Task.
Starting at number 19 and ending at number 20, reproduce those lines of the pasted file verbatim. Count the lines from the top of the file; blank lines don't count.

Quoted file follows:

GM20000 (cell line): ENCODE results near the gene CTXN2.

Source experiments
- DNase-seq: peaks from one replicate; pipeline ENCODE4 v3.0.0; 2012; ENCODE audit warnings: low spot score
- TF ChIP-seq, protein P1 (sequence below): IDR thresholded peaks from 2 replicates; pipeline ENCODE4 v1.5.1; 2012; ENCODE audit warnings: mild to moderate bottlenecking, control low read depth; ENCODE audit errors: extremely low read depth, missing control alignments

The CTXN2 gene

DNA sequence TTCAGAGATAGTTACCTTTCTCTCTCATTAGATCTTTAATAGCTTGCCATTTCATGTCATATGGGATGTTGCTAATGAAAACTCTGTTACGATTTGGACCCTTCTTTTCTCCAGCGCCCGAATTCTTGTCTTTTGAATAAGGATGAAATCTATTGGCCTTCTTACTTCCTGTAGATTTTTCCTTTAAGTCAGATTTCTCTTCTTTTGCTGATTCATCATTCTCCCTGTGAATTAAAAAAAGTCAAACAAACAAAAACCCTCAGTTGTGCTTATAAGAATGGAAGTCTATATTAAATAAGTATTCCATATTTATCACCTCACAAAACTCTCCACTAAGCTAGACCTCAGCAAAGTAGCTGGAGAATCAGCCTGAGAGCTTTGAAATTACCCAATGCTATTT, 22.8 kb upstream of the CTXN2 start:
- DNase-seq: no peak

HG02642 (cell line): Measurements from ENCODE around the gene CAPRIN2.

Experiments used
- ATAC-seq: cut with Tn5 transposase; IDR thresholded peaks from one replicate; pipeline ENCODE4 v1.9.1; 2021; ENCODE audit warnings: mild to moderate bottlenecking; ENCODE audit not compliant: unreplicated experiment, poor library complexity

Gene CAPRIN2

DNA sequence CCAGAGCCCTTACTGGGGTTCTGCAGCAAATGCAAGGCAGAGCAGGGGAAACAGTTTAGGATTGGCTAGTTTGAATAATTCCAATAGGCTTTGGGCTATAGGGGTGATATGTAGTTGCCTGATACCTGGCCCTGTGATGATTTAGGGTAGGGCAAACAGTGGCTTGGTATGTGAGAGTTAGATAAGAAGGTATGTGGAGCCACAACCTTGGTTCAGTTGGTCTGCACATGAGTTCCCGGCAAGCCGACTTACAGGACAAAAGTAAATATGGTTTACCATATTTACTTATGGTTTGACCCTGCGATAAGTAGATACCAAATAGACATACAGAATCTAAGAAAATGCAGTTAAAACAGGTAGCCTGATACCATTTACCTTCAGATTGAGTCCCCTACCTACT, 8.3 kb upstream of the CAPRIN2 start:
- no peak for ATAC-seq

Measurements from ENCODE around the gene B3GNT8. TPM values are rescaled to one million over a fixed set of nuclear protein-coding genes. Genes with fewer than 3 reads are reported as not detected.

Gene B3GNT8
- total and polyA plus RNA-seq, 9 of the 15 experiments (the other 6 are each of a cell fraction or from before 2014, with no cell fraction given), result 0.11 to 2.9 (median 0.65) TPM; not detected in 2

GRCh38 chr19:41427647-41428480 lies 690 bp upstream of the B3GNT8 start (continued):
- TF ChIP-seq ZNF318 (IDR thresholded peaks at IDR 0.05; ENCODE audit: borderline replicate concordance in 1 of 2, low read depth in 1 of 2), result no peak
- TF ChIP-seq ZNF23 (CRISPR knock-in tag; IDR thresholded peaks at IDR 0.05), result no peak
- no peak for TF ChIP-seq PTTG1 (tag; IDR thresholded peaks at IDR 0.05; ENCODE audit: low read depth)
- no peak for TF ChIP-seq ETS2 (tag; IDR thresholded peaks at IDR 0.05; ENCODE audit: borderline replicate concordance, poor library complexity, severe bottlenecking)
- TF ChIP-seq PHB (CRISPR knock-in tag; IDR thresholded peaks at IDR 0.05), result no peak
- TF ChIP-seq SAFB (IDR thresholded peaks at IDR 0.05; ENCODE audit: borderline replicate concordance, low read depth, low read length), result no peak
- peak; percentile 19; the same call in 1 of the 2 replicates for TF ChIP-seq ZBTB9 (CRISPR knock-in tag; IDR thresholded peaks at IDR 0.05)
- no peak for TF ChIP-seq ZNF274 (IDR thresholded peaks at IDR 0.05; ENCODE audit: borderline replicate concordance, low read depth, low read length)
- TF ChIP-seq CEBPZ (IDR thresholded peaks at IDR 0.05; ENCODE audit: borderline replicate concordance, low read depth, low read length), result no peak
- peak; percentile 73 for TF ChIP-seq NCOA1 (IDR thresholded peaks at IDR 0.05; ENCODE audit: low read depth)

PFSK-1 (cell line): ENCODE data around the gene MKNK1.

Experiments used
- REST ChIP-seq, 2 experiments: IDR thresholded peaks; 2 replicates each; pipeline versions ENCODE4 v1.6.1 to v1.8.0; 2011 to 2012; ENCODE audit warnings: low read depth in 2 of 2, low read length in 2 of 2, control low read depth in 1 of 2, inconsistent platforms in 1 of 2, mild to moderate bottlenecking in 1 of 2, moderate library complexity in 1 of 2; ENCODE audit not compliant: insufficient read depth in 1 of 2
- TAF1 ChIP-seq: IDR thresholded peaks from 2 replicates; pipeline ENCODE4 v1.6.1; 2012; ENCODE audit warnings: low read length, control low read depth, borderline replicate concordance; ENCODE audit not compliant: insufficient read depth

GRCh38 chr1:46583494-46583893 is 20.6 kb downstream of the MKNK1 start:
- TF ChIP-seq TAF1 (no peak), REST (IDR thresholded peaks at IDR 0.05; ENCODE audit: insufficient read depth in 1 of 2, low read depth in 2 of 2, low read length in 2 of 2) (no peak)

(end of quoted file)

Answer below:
- TF ChIP-seq ZNF23 (CRISPR knock-in tag; IDR thresholded peaks at IDR 0.05), result no peak
- no peak for TF ChIP-seq PTTG1 (tag; IDR thresholded peaks at IDR 0.05; ENCODE audit: low read depth)